Tuesday, February 12, 2008

Poncho! Poncho! Poncho!

Ah, the intoxicating scent of hand sanitizer.
Is there anything else quite like it?
The sign on my doctor's office asks me politely (but in bold) to douse my hands in the stuff before entering the building.
I'm either flattered that she's looking out for my health, or insulted that she thinks I'm dirty.
Either way, I am now permitted to enter the building, but am waylaid in the foyer. Another, bolder sign ordering rather than asking me to remove my shoes, or, if I will not stoop quite so low (or believe that the probability of another patient stealing my Uggs is high), to at least encase my outdoor shoes in paper booties, supplied at no extra cost by my bleeding-heart doctor.

Finally I am fit to tread upon the hallowed carpets leading to the surly receptionist. She deigns to pass me the almighty clipboard where I will jot down the same information I jotted down last time, which she apparently threw out before the ink even dried because she sits in the ergonomic chair behind the desk and I am but the mere peon who perches uncomfortably with the unwashed masses in the plastic moulded chairs scattered unimaginately in the designated waiting area.

My doctor's taste in receptionists is questionable, but I adore how solicitous she is of me. She realizes that I am busy, that life is hectic, so she takes care of me by allowing me an extended, 70-minute rest among similarly harried people. Goodness knows I would never take the day off work and treat myself to kicking back in a pair of paper booties and indulging in a Reader's Digest from last century on my own. It was nice to have some random Tuesday me-time. Well, me and a dozen other people. People with coughs and upsetting medicinal smells who make odd honking noises and use the bathroom more times in 70 minutes than normal people should. When I'm done perusing the fascinating tale of courage in the face of adversity that every single Digest from the past 54 years contains by default (no worries, they always survive), I am delighted to entertain myself with a rousing round of "Guess the Disease".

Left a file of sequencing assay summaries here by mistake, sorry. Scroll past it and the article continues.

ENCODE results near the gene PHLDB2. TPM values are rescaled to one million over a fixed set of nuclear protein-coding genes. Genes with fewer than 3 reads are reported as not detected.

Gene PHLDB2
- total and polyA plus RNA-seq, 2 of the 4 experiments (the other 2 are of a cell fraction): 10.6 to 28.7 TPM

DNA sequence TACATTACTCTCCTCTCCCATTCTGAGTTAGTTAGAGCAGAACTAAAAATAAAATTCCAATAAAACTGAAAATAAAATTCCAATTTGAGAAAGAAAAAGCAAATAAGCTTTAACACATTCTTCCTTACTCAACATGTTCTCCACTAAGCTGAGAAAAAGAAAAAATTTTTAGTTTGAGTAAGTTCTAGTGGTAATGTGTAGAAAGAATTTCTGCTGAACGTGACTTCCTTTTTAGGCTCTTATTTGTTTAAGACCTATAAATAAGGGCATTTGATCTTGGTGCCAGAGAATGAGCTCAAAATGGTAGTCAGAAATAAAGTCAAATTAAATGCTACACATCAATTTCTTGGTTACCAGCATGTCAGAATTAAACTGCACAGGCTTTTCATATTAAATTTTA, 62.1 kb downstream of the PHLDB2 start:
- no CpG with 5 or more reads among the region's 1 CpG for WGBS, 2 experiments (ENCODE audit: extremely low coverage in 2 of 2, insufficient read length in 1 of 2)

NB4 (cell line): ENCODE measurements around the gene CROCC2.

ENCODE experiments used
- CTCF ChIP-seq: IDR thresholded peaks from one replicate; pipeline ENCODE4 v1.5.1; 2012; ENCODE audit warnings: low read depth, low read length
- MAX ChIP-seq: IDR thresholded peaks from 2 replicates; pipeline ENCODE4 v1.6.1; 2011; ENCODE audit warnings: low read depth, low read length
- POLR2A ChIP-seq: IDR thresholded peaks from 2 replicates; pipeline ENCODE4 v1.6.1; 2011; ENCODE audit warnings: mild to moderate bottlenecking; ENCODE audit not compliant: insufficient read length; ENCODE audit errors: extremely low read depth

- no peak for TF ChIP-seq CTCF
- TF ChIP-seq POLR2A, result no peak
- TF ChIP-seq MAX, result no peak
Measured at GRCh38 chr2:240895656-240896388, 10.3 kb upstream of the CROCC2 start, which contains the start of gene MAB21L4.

The man across from me with the boulbous nose, mismatched argyle socks and a wheeze that would put an asthmatic donkey to shame probably has something intestinal, I'm guessing. The sweaty woman with the blotchy complexion and the runs in her nylons probably has a nasty rash hidden somewhere under all that rayon. As for the dude with the tube sock pinned around his neck, his moaning and eye-rolling make the game all too easy, but before I can render a diagnosis, a miracle happens and my name is mispronounced, but done loudly enough that I recognize the gurgling as vaguely resembling the noise my mother called me when I came ripping out of her belly.

Don't cry for me - the fun didn't stop there. In fact, once I shed my clothes and donned not the dreaded paper gown but something entirely new and even more horrendous - the paper poncho.

It had a head hole, and that was it.
Not even a belt to cinch in the waist.
Imagine the fun every time I walked over a heating vent! It would fly straight up over my face, like an inverted umbrella in the wind, except all my dangly bits were, well, dangling.
At least the poncho matched the booties.

But wait! There's more.
If you're feeling interactive, you can go to your kitchen right now, and fashion a poncho for yourself out of paper towels. But first run the paper towels under the tap.
How's it going for you? Are you comfortable in your moist paper poncho from hell? Warm? Feeling confident enough to stroll down the hallway filled with non-ponchoed people or flirt with the uber-handsome doctor (who is also wearing clothes that aren't see through or quickly disintegrating)?
Hint: ultrasound gel is much like tap water, in that it also compromises the integrity of a paper garment.
Hint: there is no way to accessorize a paper poncho.
Hint: I still look cuter than asthmatic donkey guy. Ponchoes really don't flatter the man boobs.

I never thought I'd see the day that had me missing the good old paper gown, but it turns out that arm holes are essential for not looking like a moron. But a poncho? Come on! I'm worried that next time I go, they'll have nothing but a paper sash, or a paper fig leaf, or just a paper hat.

Try not to picture that.

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